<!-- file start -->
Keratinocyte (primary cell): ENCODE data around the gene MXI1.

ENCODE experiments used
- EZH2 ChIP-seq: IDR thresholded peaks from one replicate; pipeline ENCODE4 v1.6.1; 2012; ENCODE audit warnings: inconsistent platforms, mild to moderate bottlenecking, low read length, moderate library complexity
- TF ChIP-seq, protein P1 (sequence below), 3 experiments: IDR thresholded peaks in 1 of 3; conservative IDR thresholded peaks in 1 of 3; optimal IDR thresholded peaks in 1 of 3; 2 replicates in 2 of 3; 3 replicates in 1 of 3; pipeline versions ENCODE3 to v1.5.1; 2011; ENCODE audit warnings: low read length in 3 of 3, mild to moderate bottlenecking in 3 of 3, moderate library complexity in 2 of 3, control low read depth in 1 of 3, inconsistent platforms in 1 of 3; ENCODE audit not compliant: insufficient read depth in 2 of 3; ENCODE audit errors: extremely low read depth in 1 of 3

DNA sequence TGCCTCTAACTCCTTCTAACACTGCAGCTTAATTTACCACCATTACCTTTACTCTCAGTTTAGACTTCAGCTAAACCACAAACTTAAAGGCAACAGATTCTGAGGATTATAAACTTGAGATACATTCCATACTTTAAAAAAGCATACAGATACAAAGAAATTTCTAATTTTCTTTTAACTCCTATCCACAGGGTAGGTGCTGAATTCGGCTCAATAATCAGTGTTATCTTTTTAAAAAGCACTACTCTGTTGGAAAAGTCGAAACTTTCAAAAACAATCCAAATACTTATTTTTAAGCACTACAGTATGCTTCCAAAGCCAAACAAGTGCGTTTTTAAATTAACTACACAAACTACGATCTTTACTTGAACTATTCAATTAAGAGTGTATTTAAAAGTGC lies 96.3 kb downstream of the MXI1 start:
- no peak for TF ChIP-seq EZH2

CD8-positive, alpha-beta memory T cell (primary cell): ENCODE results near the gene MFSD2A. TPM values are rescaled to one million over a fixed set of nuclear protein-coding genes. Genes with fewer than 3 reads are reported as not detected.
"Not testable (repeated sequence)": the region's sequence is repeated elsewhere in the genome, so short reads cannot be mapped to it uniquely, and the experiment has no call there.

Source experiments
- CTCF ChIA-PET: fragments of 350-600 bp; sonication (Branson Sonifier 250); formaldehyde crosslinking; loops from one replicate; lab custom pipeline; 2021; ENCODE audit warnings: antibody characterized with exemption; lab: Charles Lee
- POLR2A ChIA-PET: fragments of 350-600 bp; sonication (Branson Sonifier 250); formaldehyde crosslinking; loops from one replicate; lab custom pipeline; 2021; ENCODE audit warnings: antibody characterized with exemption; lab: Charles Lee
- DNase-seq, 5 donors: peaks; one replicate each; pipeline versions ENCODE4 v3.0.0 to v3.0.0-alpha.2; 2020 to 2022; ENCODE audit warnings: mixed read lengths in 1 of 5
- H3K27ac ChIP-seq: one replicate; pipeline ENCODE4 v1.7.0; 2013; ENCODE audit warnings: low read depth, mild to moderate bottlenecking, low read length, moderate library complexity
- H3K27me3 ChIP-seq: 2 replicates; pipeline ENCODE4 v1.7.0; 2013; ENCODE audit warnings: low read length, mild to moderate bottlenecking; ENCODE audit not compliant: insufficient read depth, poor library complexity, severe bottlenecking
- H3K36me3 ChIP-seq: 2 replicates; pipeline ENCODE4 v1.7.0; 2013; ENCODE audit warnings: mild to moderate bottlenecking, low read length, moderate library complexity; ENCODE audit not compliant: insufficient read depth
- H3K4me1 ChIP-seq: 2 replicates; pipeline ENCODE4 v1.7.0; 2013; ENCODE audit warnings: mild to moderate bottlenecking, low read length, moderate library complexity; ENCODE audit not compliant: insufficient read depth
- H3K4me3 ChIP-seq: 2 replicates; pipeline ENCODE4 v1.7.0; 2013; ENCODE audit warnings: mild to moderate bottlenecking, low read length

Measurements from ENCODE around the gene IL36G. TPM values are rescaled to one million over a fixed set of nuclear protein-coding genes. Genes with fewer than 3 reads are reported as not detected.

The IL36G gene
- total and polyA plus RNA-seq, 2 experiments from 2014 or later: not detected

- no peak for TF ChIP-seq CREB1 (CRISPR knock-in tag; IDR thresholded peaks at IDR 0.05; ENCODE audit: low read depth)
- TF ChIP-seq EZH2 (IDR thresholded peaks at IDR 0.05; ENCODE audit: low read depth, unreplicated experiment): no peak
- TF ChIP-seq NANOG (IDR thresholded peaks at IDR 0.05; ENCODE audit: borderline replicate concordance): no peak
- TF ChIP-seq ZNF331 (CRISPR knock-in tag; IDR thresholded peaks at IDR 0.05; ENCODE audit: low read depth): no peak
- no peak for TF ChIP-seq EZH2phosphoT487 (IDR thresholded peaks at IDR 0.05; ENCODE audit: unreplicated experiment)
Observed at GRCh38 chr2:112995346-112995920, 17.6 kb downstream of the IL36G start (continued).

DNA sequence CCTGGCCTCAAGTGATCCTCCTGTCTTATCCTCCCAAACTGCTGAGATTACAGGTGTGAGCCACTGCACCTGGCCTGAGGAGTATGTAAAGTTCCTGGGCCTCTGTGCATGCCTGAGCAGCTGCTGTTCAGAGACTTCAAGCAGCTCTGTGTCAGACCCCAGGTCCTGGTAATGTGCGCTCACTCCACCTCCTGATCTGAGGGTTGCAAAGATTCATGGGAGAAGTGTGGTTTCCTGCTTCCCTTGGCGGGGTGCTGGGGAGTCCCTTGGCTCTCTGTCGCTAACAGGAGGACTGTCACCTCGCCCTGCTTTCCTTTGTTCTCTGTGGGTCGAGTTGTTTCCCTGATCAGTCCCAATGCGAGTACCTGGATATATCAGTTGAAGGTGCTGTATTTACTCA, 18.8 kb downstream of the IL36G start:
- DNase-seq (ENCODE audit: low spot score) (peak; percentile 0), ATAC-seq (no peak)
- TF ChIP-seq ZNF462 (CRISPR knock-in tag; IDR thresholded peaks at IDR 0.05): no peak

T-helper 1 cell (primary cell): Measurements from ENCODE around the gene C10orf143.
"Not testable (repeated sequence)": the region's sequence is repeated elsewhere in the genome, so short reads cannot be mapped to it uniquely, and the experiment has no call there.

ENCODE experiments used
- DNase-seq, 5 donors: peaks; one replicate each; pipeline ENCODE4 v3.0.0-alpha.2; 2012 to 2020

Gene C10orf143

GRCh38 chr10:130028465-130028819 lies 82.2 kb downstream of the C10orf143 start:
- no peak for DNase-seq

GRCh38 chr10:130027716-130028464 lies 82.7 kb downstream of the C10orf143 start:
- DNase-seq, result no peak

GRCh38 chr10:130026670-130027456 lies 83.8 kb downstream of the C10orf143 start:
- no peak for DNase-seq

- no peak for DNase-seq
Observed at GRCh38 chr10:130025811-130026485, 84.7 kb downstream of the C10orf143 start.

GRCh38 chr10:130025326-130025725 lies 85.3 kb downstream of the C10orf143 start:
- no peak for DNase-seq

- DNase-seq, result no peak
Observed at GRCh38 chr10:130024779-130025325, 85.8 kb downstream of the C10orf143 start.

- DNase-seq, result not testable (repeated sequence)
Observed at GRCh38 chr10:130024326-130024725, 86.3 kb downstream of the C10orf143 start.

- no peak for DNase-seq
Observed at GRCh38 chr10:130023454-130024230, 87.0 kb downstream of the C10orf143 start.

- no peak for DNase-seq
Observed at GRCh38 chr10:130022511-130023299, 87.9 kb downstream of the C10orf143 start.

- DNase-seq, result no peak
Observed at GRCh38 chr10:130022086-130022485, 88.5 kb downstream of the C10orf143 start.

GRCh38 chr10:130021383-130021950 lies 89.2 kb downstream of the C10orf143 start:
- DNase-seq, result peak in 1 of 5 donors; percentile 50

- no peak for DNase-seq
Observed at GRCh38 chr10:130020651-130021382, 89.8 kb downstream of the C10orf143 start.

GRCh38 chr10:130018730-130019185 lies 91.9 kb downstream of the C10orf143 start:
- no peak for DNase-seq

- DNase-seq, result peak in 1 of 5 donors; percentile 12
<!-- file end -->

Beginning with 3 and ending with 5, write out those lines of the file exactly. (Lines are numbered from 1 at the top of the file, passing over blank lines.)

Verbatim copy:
- EZH2 ChIP-seq: IDR thresholded peaks from one replicate; pipeline ENCODE4 v1.6.1; 2012; ENCODE audit warnings: inconsistent platforms, mild to moderate bottlenecking, low read length, moderate library complexity
- TF ChIP-seq, protein P1 (sequence below), 3 experiments: IDR thresholded peaks in 1 of 3; conservative IDR thresholded peaks in 1 of 3; optimal IDR thresholded peaks in 1 of 3; 2 replicates in 2 of 3; 3 replicates in 1 of 3; pipeline versions ENCODE3 to v1.5.1; 2011; ENCODE audit warnings: low read length in 3 of 3, mild to moderate bottlenecking in 3 of 3, moderate library complexity in 2 of 3, control low read depth in 1 of 3, inconsistent platforms in 1 of 3; ENCODE audit not compliant: insufficient read depth in 2 of 3; ENCODE audit errors: extremely low read depth in 1 of 3

DNA sequence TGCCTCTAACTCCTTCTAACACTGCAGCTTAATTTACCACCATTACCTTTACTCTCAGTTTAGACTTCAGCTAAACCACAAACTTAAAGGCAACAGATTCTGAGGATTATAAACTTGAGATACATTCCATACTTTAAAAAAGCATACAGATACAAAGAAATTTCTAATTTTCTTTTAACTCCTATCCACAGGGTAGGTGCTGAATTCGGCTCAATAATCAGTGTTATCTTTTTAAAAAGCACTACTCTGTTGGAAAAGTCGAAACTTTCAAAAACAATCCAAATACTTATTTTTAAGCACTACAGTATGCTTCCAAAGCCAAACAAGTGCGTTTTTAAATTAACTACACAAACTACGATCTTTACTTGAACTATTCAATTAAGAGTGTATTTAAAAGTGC lies 96.3 kb downstream of the MXI1 start: